Pulsatile ex vivo perfusion of human saphenous vein grafts under controlled pressure conditions increases MMP-2 expression
- Sara Dummler†1Email author,
- Stefan Eichhorn†1Email author,
- Christian Tesche1,
- Ulrich Schreiber1,
- Bernhard Voss1,
- Marcus-André Deutsch1,
- Hans Hauner2,
- Harald Lahm1,
- Rüdiger Lange1 and
- Markus Krane1
© Dummler et al; licensee BioMed Central Ltd. 2011
Received: 18 May 2011
Accepted: 21 July 2011
Published: 21 July 2011
The use of human saphenous vein grafts (HSVGs) as a bypass conduit is a standard procedure in the treatment of coronary artery disease while their early occlusion remains a major problem.
We have developed an ex vivo perfusion system, which uses standardized and strictly controlled hemodynamic parameters for the pulsatile and non-static perfusion of HSVGs to guarantee a reliable analysis of molecular parameters under different pressure conditions. Cell viability of HSVGs (n = 12) was determined by the metabolic conversion of 3-(4,5-dimethylthiazol-2-yl)-2,5-diphenyl-tetrazolium bromide (MTT) into a purple formazan dye.
Under physiological flow rates (10 mmHg) HSVGs remained viable for two weeks. Their exposure to arterial conditions (100 mmHg) was possible for one week without important reduction in viability. Baseline expression of matrix metalloproteinase-2 (MMP-2) after venous perfusion (2.2 ± 0.5, n = 5) was strongly up-regulated after exposure to arterial conditions for three days (19.8 ± 4.3) or five days (23.9 ± 6.1, p < 0.05). Zymographic analyses confirmed this increase on the protein level. Our results suggest that expression and activity of MMP-2 are strongly increased after exposure of HSVGs to arterial hemodynamic conditions compared to physiological conditions.
Therefore, our system might be helpful to more precisely understand the molecular mechanisms leading to an early failure of HSVGs.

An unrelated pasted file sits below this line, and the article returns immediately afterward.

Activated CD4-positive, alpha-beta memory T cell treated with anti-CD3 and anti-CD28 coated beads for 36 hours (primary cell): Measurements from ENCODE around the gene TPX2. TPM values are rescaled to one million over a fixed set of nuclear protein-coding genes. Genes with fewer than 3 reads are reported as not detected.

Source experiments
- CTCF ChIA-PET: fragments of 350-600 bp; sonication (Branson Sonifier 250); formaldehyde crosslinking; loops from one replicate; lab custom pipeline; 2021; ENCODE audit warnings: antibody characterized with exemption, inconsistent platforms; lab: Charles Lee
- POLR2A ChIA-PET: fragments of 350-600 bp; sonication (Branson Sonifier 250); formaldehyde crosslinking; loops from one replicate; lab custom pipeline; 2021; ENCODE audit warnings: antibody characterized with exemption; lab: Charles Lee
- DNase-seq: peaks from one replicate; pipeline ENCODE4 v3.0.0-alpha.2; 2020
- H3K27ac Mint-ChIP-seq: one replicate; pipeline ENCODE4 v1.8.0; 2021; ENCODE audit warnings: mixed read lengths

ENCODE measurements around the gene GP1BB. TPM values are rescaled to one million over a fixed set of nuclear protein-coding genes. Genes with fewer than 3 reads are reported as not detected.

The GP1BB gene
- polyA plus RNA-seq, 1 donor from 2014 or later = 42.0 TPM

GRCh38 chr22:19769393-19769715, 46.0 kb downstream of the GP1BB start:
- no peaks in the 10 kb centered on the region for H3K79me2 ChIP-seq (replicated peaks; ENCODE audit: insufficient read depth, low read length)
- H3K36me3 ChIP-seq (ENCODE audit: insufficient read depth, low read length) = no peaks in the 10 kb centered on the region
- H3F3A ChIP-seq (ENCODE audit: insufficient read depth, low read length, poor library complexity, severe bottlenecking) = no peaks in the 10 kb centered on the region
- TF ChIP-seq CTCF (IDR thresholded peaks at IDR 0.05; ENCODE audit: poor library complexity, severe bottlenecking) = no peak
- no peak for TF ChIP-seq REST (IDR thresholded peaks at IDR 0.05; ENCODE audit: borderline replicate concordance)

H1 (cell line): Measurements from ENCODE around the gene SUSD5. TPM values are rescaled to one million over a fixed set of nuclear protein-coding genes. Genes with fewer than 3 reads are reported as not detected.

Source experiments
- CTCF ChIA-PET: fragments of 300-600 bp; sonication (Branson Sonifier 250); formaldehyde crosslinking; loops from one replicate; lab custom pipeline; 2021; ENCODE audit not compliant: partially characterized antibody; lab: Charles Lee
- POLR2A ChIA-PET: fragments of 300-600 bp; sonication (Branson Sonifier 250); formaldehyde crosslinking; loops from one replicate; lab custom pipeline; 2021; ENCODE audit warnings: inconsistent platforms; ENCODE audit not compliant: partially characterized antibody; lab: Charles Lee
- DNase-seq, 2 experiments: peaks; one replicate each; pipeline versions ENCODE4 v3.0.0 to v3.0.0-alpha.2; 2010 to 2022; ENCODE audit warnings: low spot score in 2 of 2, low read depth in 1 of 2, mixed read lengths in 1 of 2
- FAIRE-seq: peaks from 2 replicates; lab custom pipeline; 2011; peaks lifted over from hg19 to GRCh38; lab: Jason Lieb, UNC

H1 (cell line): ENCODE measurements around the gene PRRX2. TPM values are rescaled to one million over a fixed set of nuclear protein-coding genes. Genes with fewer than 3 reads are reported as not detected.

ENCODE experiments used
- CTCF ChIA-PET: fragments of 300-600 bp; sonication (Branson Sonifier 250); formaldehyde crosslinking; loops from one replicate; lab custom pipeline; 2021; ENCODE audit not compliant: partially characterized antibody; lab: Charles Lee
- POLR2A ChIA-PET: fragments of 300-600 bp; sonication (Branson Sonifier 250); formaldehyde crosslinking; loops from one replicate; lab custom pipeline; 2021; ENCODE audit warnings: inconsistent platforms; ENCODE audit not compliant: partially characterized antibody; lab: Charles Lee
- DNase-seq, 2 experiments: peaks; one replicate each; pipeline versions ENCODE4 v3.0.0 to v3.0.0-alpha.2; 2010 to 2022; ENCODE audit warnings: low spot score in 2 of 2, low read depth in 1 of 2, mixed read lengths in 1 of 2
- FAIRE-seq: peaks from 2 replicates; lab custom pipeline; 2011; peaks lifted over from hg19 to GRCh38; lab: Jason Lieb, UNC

Coronary artery bypass grafting (CABG) using venous grafts is a standard procedure in the treatment of advanced coronary artery disease. However, vein graft occlusion implanted in an arterial pressure environment is still a major problem . Approximately 15 to 20% of human saphenous vein grafts (HSVGs) occlude within one month and 25% within the first year. Ten years after CABG about 50% of the HSVGs are occluded and 25% have been severely stenosed [2–6]. Early changes in vein grafts include endothelial disruption leaving the graft vulnerable to thrombotic incidents and smooth muscle cell (SMC) migration and proliferation from the media into the intima within the first week after grafting [1, 7]. The vein graft intimal thickening and remodeling occurs as an adaptation to increased wall stress and arterial flow with up to 15% of graft stenosis during the first year . Under physiological conditions human saphenous veins are exposed to low pressure conditions (~5-10 mmHg), a nonpulsatile flow and a shear stress of 1-6 dyne/cm2 . After grafting and implantation into the coronary artery system the graft must support higher pressure conditions (~60-140 mmHg), a pulsatile flow and a shear stress range of 10-70 dyne/cm2 during the cardiac cycle [9, 10]. Beyond the first year after bypass surgery the development of graft atheroma and accordingly atherosclerotic vein graft stenosis is the dominant process underlying the failure of HSVGs [1, 11]. Formation and evolution of atherosclerotic plaques are associated with variations in matrix metalloproteinase (MMP) expression. The gelatinases play a central role in matrix degeneration and SMC migration, a process which substantially contributes to vein graft failure. The involvement of different MMPs in vascular remodeling has been shown [12–14] whereas little is known about the specific role of gelatinases in HSVGs. While MMP-2 is either absent or only present at low levels in normal veins, its expression becomes elevated after graft implantation which may be a response to injuries during graft preparation or the exposure to the arterial environment . It is generally accepted that the arterial mechanical environment plays a role in vein graft failure, yet the specific mechanical conditions and biological mechanisms have not been completely understood. Vessels cultured under static conditions have been widely used to study effects of pre-existing intimal hyperplasia (IH) . Berceli et al. used a rabbit model to analyze intimal changes and MMP gene and protein expression after bilateral common carotid interposition vein grafting with defined regions of different wall shear . The group of Patterson has used HSVGs in organ culture under static conditions or perfusion for seven days with the restriction of shear force calculation and the differentiation just between low-flow and high-flow conditions . Compared to the animal model of Berceli et al. the ex vivo perfusion system of Patterson et al. has a nonpulsatile hemodynamic environment, no blood-surface interaction and potential problems with delivery of nutrition or gas. Gusic and colleagues investigated the role of the mechanical environment in vein remodeling in a higher developed ex vivo perfusion system with a main focus on medial and intimal growth in the perfused veins. They ran their perfusions system with five different ex vivo hemodynamic environments and showed that pressure and shear stress act independently to regulate vein remodeling . Yet, their study had the limitation of unstable pressure profiles during the course of the experiment. In the present study we have developed an ex vivo perfusion system which can be used to perfuse HSVGs with tightly controlled, steady and standardized perfusion profiles. We have defined the viability time course of perfused HSVGs exposed to arterial and venous perfusion profiles. In addition, we provide evidence that our system is suitable to detect alterations of molecular markers such as MMP-2 as a consequence of preparative injury or increased arterial perfusion pressure.